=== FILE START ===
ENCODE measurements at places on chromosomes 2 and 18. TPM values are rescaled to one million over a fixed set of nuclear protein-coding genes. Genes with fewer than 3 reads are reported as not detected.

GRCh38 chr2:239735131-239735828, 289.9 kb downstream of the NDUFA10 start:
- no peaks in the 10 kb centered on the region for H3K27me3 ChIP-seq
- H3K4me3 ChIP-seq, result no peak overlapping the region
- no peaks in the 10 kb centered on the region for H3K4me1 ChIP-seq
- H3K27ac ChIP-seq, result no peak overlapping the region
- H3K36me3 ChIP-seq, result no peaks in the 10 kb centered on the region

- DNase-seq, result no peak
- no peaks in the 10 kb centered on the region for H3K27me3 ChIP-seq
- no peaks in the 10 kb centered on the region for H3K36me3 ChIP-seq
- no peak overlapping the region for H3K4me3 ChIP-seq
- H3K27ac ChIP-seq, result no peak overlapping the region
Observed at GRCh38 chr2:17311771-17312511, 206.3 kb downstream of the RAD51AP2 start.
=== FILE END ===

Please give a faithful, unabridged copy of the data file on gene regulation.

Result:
ENCODE measurements at places on chromosomes 2 and 18. TPM values are rescaled to one million over a fixed set of nuclear protein-coding genes. Genes with fewer than 3 reads are reported as not detected.

GRCh38 chr2:239735131-239735828, 289.9 kb downstream of the NDUFA10 start:
- no peaks in the 10 kb centered on the region for H3K27me3 ChIP-seq
- H3K4me3 ChIP-seq, result no peak overlapping the region
- no peaks in the 10 kb centered on the region for H3K4me1 ChIP-seq
- H3K27ac ChIP-seq, result no peak overlapping the region
- H3K36me3 ChIP-seq, result no peaks in the 10 kb centered on the region

- DNase-seq, result no peak
- no peaks in the 10 kb centered on the region for H3K27me3 ChIP-seq
- no peaks in the 10 kb centered on the region for H3K36me3 ChIP-seq
- no peak overlapping the region for H3K4me3 ChIP-seq
- H3K27ac ChIP-seq, result no peak overlapping the region
Observed at GRCh38 chr2:17311771-17312511, 206.3 kb downstream of the RAD51AP2 start.